English not your first language? You must be so patient! Especially when you are not just translating the words. Not just the words but the order of the words. Learning another language is ‘not as easy as it’s cracked up to be’.
Love short sentences
Do you like short sentences? I do. I cringe when someone tells me of a 17 page submission they will write. Snoring yet? Poor bugger that has to read it! I’d be mentally restructuring as I go.
The long sentence
Then there’s the long sentence. It goes on and on. It might have very descriptive language. It might have lots of commas. Yes, I can see your eyes rolling already. Get to the point. I haven’t got all day!
Phrases Slang & Accents
There’s another thing. All those phrases and slang that just don’t make sense. Now I know I let you know what a phrase means but ‘fair crack of the whip’!
The Australian accent can be very difficult to decipher too. Shortened words. Words that sound different from the spelling. I have a Sydney accent but daughter still sounds like dorta? Bet my audio clips can still ‘have you scratching your head’ if the gist of it wasn’t on the screen.
Well if you read all this I am impressed. If I reviewed all my posts I wonder if they would ‘fit the bill’.
Not as easy as it’s cracked up to be – People say it’s easy but it’s not
(with audio) “Every artwork is a potential masterpiece” but you don’t always know what will look good, especially when you are starting out. I never want to set up people for failure so today I am sharing some tips on life drawing when your starting out.
Difficulty spells disinterest
My students one year were given a 12 inch square canvas to paint a picture of themselves and something that identifies them. One student showed me her detailed pencil drawing drawn directly onto the canvas.
In my mind all I could see was the frustration she would be setting herself up for. Having to paint such detailed information onto that small canvas. Watching the pencil muddy the paint or the paint beading over the graphite. Watching the paint go in spaces not intended. Alarm bells as difficulty spells disinterest at the early stages of artmaking in my books.
You live and learn as a art teacher. I bet the next lot of students were bored to tears when I advised on keeping it simple and not too detailed.
I felt the urgency of time ‘breathing down my back’, ‘knocking at my door’, shouting at me to ‘get my affairs in order’. The voice of my mother “don’t leave it too long”.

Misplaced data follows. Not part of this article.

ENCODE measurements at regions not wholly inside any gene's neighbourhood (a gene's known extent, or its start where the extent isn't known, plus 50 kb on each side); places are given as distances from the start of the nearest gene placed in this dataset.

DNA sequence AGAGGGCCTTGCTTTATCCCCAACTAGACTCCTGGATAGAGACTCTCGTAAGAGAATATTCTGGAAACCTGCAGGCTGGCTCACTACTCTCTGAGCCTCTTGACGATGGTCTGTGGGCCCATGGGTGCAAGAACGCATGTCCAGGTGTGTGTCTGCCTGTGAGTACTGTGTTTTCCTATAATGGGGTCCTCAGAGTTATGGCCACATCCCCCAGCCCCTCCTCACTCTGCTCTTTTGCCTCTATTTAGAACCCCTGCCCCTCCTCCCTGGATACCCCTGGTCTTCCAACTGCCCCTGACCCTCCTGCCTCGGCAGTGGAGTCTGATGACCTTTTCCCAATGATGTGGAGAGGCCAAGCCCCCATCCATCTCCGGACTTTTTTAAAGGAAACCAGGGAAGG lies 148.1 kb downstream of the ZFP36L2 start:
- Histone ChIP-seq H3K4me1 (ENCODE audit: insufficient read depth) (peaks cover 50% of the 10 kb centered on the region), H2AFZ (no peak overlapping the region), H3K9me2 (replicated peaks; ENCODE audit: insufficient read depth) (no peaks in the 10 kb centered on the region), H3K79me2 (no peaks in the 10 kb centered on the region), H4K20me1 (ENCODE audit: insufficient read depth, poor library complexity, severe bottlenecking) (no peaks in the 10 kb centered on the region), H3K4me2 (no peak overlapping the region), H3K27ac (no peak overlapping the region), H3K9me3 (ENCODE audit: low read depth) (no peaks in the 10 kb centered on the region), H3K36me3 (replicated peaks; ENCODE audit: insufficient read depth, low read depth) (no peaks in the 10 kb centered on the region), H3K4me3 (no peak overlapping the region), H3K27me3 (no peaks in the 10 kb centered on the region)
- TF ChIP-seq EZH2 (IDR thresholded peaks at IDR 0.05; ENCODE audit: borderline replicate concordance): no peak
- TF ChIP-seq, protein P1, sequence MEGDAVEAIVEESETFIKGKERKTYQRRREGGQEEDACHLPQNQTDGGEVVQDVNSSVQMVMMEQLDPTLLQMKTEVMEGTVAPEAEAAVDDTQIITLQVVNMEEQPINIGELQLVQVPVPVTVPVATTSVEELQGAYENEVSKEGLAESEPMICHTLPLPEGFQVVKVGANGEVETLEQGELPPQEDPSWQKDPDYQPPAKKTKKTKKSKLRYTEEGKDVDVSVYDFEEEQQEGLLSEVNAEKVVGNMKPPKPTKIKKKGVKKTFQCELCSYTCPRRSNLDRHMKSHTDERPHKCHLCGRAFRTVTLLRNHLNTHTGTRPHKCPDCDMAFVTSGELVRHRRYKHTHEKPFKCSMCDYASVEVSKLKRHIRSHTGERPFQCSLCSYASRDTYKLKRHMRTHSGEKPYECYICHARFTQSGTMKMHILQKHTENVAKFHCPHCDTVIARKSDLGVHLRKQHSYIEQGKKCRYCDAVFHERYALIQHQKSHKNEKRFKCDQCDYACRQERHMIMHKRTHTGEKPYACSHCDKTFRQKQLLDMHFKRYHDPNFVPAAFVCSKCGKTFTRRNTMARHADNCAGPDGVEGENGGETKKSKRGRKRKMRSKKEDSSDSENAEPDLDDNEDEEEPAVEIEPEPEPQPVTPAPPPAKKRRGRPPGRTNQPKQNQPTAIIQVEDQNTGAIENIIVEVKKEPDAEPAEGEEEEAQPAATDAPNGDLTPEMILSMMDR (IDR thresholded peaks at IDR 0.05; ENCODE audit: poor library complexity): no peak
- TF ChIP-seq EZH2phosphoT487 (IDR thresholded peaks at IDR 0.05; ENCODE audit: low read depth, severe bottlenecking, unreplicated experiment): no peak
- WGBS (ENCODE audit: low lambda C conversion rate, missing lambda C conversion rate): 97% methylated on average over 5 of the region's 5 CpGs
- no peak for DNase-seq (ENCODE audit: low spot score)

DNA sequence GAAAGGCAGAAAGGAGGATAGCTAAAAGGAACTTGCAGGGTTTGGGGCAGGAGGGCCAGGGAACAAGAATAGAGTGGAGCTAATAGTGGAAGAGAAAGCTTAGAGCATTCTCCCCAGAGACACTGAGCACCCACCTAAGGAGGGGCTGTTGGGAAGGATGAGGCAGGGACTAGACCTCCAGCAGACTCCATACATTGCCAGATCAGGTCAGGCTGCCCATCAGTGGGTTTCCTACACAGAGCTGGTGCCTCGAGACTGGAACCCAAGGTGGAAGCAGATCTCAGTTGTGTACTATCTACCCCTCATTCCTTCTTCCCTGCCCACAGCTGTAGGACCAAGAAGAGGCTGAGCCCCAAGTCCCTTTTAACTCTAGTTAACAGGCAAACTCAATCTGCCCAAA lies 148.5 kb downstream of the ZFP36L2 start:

You can really love your job and then one day you just ‘wake up and smell the roses’. My arts degree wasn’t a ‘money spinner’ and where I was at financially wouldn’t see ‘bricks and mortar’ appearing any time soon.
It was time to revisit my initial plan and take stock.
How do you turn something that you think doesn’t look OK into something that you can use?
As an artist there are times that you just aren’t inspired. I sometimes have a spare canvas to muck around with in the meantime. Let that other painting dry. Don’t make it worse.
Document as you go
I always bang on about making sure you document your work as you go. There are times where you won’t be inspired. You will just want to throw the work away. You think it’s no good. You might even want to slap some gesso over it and start again. If you document as you go there is always some design element that will fly. Some great designs and abstractions come out of the ashes.
Salvaging your disasters
We live in an age of technology. You can make all kinds of changes to your work digitally. You might have Photoshop, you might not. It doesn’t matter. There is still a creative element that can be salvaged.
Take this one for example. Lost in the Forest. It’s nothing to write home about. I was mucking around.
Now cropped and enhanced I am already seeing with different eyes. The gold is more pronounced in the flowers. It almost looks like something you could put in a children’s book. Sure it still needs reworking but now I can see something worthwhile. What else can be salvaged?
1. I am now going to seriously crop out a section (image 1).
2 I will then put it into Photoshop for a basic crackle pattern (image 2).
I have also seen some Word programs that you can play around with images like this.